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‘Offensive’, ‘Repugnant’: An Academic in Africa

'the senators asked to vote on this bill must have been mystified', DR reports on the fight to make homosexuality in Nigeria even more illegal.

I read an interesting story the other day.  It was based around a statement from various gay rights activists in Nigeria (local rather than international) pointing out the lather that various bodies had worked themselves up into, almost in a vacuum.

The reason for this is a bill currently being considered by the Senate here, the “the Same Sex Marriage Act”.  Now, this is a bit of a misleading title for various reasons.  Firstly, homosexuality is already illegal here and carries a maximum penalty of 14 years in jail.  Which given that people routinely stay in prison awaiting trial for longer than the actual full sentence they could possibly receive for their crime also means precious little.

making it possible to arrest someone over even the slightest hint of lavender

Secondly, the bill is not proposing the legalisation of same sex marriages (or the opposite – how can you ban something that is already illegal?).  In fact, as far as I can tell, it is basically about making it possible to arrest someone over even the slightest hint of lavender.  Actual sexual activity does not need to have occurred, but living with a representative of the same gender, being too friendly with them or, presumably, showing a disproportionate interest in Barbra Streisand are enough to get you up to a decade and a half in the penitentiary of your choice.

However, it appears that many of the senators asked to vote on the bill did not realise this.  They, including the Senate President, who made a particularly rousing speech denouncing the very idea of same sex coupling as unnatural and against “any religion”, appeared to take the title of the bill literally and think that they were being asked to vote for state-endorsed buggery.  “It is offensive,” he said, “it is repugnant.  I will preach against it… I don’t know where the whole idea of same sex marriage comes from”.

the feverish depths of bizarre paranoia

In a way that’s not surprising, as the idea doesn’t come from anywhere other than the feverish depths of bizarre paranoia.  Or as the article I read puts it, “Imaginative Christian soldiers, these souls that are girding their loins and going off to war to fight against a figment, a fiction, a ghost.”  And these imaginative soldiers are everywhere – media outlets have also reported on the bill as if it was advocating homosexuality, and the Catholic Women of Nigeria sent representatives from 36 different states to the capital to protest against “this ill initiative, which is aimed at destroying marriage values and its dignity”.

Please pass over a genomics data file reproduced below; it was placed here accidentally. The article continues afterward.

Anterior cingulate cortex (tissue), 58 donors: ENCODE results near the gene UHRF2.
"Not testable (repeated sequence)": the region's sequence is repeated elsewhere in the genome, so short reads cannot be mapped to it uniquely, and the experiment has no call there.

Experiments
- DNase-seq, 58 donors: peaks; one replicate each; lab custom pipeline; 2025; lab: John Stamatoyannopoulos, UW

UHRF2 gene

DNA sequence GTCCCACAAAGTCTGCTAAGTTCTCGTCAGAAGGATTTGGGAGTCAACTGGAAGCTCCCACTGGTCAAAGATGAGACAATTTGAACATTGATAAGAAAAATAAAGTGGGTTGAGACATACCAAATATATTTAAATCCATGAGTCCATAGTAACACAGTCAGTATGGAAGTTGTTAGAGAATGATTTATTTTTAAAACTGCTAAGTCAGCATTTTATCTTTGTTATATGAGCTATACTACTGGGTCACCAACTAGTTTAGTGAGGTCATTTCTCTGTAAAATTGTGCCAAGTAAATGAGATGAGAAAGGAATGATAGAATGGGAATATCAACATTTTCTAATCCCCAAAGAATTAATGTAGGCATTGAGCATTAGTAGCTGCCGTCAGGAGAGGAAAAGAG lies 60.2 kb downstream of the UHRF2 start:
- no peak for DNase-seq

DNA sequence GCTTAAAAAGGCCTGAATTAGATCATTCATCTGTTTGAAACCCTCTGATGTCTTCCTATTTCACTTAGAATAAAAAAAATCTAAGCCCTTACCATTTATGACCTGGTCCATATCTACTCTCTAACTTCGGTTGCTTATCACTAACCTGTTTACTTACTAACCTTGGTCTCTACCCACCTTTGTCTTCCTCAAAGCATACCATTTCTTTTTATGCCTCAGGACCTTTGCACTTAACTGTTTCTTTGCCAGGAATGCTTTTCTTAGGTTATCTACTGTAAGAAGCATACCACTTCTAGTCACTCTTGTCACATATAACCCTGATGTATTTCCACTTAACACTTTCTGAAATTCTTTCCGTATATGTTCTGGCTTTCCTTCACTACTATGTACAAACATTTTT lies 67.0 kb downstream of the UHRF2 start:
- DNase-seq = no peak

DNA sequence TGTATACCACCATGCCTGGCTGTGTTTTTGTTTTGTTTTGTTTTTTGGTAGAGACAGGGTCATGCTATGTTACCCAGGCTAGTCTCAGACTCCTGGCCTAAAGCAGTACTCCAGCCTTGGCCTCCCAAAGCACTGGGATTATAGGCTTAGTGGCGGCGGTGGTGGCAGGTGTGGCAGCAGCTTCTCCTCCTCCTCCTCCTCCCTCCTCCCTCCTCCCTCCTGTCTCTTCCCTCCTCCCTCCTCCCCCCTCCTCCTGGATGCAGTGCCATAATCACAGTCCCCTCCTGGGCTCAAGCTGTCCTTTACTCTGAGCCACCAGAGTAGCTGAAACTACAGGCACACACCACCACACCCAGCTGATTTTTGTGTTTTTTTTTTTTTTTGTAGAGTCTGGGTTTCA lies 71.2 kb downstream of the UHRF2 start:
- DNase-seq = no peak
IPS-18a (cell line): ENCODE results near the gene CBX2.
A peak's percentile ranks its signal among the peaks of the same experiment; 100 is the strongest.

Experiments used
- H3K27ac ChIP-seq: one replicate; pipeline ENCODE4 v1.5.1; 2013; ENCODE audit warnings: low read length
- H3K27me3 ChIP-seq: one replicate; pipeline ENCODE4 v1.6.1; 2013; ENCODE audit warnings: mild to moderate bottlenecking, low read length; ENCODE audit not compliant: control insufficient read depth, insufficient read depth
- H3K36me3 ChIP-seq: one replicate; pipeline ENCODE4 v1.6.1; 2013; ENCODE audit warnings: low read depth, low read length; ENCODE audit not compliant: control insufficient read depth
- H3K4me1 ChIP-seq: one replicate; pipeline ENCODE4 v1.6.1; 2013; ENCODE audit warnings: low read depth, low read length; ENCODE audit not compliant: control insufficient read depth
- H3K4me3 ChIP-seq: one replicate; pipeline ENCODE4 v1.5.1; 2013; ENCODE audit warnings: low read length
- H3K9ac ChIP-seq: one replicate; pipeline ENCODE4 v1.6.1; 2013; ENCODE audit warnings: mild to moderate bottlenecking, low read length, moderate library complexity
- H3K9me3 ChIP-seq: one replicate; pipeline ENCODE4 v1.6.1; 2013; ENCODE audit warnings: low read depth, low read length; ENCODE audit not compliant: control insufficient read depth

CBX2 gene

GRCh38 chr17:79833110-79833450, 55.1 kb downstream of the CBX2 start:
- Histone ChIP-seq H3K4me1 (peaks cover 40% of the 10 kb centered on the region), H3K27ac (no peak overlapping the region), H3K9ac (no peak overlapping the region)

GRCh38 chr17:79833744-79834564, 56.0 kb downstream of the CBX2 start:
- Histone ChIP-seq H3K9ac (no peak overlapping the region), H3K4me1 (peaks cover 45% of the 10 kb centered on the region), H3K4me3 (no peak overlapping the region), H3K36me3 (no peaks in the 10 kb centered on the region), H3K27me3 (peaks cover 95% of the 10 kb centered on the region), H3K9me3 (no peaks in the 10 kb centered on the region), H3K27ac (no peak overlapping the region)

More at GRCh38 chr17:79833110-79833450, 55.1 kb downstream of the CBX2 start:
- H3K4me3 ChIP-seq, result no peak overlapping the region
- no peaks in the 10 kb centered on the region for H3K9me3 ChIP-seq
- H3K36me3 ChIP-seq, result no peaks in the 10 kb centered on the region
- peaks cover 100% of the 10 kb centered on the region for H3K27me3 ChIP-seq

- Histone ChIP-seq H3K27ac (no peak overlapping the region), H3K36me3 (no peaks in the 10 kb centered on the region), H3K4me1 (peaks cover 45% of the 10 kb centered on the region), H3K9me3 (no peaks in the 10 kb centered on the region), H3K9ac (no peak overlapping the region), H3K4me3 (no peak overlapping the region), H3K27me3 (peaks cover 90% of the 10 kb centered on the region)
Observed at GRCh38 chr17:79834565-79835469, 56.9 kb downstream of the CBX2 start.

So the senators asked to vote on this bill must have been mystified.  And slightly horrified.  After all, many of them clearly didn’t bother to read it.  And it arouses both horror and despair in me to know that these people (who would have spent hundreds of thousands of pounds – or more – in their election campaigns last year so that they could “represent” the people, and would all make damn sure that everyone called them “Honourable” all the time) are so spectacularly incompetent, and indeed disinterested.

Of course it’s not all the senators.  Or all of the media, or the religious organisations.  But the statement pointing out that no gay rights group in Nigeria had ever asked for same sex marriage to be legalised and that, indeed, highlighted the continuing ability of “same sex marriage to induce a panic even in the absence of anyone proposing it” was brilliant.  This bill would make a largely symbolic difference to an already bad situation, the statement said, but it would have real practical effects on people’s lives. And yet the debate around it is taking place on a plane of fiction and fantasy.

ill-informed, inefficient, corrupt

All of this does raise the intriguing possibility that the confused legislators might vote against the bill in a froth of moral outrage and inadvertently do some actual good. Or at least stop things getting worse.  Accidental progression like that would feel very Nigerian.  But unfortunately I think the actual outcome will be even more stereotypically Nigerian than that – ie. ill-informed, inefficient, corrupt and leading to a decision that adds a further levy to the already huge toll of human life and misery taken daily in this country.


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